LONDON- US petroleum inventories have continued to converge down towards the five-year average, a sign that oil market rebalancing remains on track, despite the resurgence of the coronavirus since the end of 2020.
Total stocks of crude oil and products, excluding the strategic petroleum reserve, fell by 12 million barrels last week and are down by 130 million barrels since the middle of 2020.
Stocks have fallen in 24 out of the last 30 weeks, according to data from the US Energy Information Administration.
As a result, petroleum inventories are now 6 percent above the pre-pandemic five-year average for 2015-2019, down from a surplus of 14 percent at the end of June.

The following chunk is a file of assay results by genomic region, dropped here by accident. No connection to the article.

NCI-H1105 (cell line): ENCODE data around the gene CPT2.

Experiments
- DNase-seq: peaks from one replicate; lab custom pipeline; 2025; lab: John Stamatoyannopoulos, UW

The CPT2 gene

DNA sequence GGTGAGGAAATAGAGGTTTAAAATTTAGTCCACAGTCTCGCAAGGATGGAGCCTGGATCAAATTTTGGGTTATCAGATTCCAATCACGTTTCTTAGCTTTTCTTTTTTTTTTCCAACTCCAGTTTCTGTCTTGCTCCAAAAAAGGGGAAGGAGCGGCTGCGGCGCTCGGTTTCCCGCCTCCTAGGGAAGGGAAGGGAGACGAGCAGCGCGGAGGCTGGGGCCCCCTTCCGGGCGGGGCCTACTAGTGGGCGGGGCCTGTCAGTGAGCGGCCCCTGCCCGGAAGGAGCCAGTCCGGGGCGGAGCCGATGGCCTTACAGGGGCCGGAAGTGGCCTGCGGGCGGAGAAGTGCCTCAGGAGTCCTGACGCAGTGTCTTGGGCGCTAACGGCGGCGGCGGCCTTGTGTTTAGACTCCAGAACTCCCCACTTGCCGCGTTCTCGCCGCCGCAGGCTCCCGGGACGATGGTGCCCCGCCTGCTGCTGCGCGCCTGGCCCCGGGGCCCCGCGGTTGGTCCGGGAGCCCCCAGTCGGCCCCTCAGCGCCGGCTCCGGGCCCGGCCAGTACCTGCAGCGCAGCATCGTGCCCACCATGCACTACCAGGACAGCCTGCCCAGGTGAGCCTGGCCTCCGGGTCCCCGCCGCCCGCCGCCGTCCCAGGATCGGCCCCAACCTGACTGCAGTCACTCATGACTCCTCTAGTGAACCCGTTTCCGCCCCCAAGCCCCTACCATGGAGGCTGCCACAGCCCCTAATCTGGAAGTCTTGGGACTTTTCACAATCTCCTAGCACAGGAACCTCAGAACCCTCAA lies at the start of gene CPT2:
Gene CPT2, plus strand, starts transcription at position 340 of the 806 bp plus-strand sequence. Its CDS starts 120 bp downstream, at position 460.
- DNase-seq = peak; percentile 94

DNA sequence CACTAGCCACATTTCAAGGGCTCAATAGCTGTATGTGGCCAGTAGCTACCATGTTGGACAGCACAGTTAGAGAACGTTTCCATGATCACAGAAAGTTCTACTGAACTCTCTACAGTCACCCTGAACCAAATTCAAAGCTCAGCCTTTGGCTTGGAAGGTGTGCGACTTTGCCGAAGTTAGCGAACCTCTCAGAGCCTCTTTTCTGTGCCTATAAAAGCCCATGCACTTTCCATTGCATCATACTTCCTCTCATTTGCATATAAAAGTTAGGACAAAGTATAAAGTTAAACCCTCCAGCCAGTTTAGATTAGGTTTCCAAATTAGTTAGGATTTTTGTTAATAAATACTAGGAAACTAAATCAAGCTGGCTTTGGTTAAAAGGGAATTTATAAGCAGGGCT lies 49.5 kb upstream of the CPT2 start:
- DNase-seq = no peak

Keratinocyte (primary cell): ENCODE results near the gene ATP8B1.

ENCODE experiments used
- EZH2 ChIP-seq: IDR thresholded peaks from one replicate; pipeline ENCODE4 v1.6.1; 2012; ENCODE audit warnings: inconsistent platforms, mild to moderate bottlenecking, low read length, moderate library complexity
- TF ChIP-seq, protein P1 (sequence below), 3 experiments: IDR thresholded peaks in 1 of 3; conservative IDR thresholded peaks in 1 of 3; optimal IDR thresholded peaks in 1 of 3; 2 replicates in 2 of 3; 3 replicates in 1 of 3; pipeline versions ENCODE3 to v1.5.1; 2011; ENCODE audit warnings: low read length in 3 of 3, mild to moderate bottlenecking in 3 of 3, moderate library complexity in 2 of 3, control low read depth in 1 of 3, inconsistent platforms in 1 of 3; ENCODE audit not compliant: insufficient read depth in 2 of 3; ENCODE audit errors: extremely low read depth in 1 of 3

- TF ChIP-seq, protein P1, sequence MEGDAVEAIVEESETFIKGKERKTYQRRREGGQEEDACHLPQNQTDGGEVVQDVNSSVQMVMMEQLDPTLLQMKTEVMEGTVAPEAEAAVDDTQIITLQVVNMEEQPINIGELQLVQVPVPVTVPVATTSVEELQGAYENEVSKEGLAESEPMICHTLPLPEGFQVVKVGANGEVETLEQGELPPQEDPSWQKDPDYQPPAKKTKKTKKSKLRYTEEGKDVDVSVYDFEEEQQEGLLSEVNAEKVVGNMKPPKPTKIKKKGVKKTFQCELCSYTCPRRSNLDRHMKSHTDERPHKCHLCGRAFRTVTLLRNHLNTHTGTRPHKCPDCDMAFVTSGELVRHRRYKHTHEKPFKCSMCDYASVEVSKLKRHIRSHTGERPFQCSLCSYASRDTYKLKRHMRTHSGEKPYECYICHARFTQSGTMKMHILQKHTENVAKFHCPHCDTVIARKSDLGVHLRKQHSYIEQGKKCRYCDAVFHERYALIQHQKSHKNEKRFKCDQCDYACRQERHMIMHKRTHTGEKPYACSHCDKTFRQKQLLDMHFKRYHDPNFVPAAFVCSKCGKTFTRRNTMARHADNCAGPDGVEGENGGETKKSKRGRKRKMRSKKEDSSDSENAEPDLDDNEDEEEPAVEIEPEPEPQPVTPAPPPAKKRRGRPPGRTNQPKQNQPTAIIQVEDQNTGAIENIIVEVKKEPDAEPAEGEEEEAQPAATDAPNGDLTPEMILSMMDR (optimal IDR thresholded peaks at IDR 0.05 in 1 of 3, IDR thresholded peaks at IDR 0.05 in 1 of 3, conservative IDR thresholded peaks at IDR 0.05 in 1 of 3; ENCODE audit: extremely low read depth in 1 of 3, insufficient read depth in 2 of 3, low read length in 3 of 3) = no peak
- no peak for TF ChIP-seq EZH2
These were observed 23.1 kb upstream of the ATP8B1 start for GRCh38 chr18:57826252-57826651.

The surplus in crude has shrunk to 9 percent from 19 percent, while the surplus in products has narrowed to 5 percent from 12 percent.
Gasoline stocks are now almost exactly in line with the pre-epidemic five-year average, and while distillates are still in a surplus of 10 percent, that has fallen from almost 30 percent last June.
Crucially, the volume of distillate supplied to the domestic market, a proxy for consumption, is running above the pre-pandemic five-year average, which is keeping downward pressure on stocks of diesel and heating oil.
US refineries continue to restrict crude processing, with rates 8 percent below the pre-pandemic average compared to a drop in product consumption of just 4 percent versus the 2015-2019 average.